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Mountaintop experience like you’ve never known

Mountain climbers are crazy. They’re always thinking of new and exotic ways to put themselves in mortal danger, which, by the way, often involves other people, too, not to mention the people who have to come to their rescue.
Mountain climbing is simply dangerous, and a few climbers die doing what they love. But most survive, and often they have incredible stories to tell.
Two of them are Joe Simpson and Simon Yates, Britishers who decided in 1985 to tackle an unclimbed 21,000-foot rock face in the Andes Mountains of Peru.
Joe and Simon were experts and had climbed many hard peaks around the world. They knew what they were doing and were confident of their skills. They confronted danger in a very cool way.
All went according to plan until they got near the top, which was treacherous because of wild weather and really soft snow on the jagged top ridge that concealed hazards.
But they made it, snapped a few pictures, and then headed down as daylight faded.
The nightmare began when Joe fell off an ice ledge and fractured his right lower leg. The shin bone jammed up through his knee socket and pierced the femur. It was not a compound fracture ‘ no bone stuck through his pants, but whenever he moved it, which he couldn’t avoid high atop that mountain, the bones ground together and made him sick and crazy with pain. He was in no shape to go anywhere, but he wasn’t going to be rescued in the middle of the night in a raging, sub-zero snowstorm.
Simon knew Joe was in desperate straits, and there were moments when he doubted whether Joe would survive. So Simon did the only thing he could to help his partner. He dug a ‘snow seat’ for himself and very slowly lowered his partner down the mountain 300 feet at a time ‘ the length of their two ropes tied together. When Joe got to the end of that 300 feet, he’d stop, secure himself to the mountain, and Simon would climb down to him. They did that several times, and then the worst happened: Joe went over a cliff that neither one of them could have seen. Because it was dark and the wind was howling, Simon didn’t know if Joe was alive or not. But he did know that he couldn’t hold on forever to his partner (or his body) dangling at the end of the rope. Simon was gradually sliding out of his snow seat.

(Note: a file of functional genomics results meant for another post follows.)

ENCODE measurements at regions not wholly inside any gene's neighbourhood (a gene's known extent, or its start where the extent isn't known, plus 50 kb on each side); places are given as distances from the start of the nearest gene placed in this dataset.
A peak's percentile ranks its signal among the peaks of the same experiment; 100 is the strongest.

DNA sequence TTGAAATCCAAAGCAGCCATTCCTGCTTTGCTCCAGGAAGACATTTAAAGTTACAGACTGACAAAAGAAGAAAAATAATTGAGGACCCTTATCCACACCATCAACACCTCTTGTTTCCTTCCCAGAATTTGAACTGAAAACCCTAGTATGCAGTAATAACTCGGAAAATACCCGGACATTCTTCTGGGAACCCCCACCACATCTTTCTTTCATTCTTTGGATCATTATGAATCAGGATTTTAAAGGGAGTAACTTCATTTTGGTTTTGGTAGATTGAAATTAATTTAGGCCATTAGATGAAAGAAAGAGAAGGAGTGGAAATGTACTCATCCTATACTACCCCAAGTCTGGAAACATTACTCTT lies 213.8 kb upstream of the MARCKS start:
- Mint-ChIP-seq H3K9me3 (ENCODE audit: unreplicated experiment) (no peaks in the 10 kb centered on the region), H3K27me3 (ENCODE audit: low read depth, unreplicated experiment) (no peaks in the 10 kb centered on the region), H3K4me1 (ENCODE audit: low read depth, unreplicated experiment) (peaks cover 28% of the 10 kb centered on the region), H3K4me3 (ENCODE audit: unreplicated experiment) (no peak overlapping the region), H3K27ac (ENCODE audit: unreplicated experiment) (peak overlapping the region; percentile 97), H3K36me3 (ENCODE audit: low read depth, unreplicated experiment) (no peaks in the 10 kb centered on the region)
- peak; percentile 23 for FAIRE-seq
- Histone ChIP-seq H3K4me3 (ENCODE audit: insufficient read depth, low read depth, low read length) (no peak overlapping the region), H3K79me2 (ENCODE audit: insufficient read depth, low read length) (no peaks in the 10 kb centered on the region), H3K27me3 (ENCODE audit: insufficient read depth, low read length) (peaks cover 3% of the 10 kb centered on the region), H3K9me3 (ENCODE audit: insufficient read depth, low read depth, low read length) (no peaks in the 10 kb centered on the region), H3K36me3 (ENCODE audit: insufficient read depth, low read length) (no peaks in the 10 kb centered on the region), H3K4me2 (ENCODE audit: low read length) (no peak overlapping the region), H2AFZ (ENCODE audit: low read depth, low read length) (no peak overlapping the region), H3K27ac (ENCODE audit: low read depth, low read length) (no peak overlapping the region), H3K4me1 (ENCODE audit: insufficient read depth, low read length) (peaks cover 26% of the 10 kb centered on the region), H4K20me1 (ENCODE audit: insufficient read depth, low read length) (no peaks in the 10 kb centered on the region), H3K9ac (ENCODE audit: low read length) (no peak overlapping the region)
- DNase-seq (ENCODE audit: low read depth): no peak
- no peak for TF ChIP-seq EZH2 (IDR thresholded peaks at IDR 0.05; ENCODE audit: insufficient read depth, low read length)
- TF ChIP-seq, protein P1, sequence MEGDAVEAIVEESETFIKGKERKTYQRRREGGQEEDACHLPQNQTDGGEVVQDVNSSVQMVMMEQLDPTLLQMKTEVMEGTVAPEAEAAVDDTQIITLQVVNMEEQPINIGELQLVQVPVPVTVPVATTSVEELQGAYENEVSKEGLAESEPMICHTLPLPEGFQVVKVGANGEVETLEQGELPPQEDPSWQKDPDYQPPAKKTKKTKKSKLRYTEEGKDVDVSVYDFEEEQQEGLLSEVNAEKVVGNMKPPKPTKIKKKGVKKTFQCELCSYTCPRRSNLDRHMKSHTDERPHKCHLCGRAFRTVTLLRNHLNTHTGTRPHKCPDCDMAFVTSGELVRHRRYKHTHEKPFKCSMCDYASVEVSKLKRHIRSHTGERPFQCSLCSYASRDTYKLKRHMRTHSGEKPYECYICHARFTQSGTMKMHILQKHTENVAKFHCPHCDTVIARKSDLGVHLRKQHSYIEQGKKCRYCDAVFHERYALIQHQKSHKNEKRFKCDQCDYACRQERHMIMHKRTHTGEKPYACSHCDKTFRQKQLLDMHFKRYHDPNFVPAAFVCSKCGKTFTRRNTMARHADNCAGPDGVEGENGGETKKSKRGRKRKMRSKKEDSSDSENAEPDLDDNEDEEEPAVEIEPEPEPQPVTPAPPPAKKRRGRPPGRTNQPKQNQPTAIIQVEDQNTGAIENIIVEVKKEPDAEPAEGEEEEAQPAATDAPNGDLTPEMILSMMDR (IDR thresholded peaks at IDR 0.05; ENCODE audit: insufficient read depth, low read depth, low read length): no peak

He did something that would earn him a nickname he’ll have the rest of his life. He took out his knife and became ‘The Man Who Cut The Rope.’ Simon deliberately let his climbing partner fall, almost certainly to his death. He became famous in mountain climbing circles.
Here’s the really remarkable thing. When Simon cut the rope, Joe fell into a crevasse and, unbelievably, crashed through several ice bridges and came to rest on an ice ledge. His pain was excruciating, but he stayed conscious and he tried to figure out how to survive. With an utterly useless leg, he couldn’t climb up, so he went down, hoping eventually to go up. Amazingly, the crevasse had a flat floor and a way out. Joe spotted light coming through an ice dome in the distance. Somehow, he crawled, pulled, hopped and willed himself out of the crevasse. Now, all he had to do was crawl in a delirious state for three days through a glacier, a morraine full of boulders, and icy, rock-filled riverbeds to the place where he thought he and Simon and a third man had made camp.
On his grueling trip down, Joe’s suffering was so severe that he almost ceased being human. He was practically the living dead. He was ‘touching the void.’ Just as he was almost insane with pain, exhaustion and hopelessness, he reached the camp in the middle of the night and crawled through what was his partner’s latrine. The ultimate insult.
Simon and Richard Hawking, the third man in the party who had watched the base camp while Simon and Joe went on their climb, were astonished to see their friend, practically dead. How could he have possibly survived and made his way there? They were only a couple of hours away from breaking camp to head home.
There was more agony as Joe was taken down the mountain on a donkey and given emergency treatment in a remote hospital. He later had about six surgeries on his leg, and, a few months later, he was climbing again in the Himalayas.
Simon had a lot of explaining to do, but Joe thought he did the only thing he could have done. He had one choice: Cut the rope and save himself, or hang on and both would die together. Joe figured he would have done the same thing. So, to exonerate his partner, he wrote a book, ‘Touching the Void.’ It’s fascinating reading, an incredible mountaineering story. It’s been made into a movie with the same name, and it should be out any time now.

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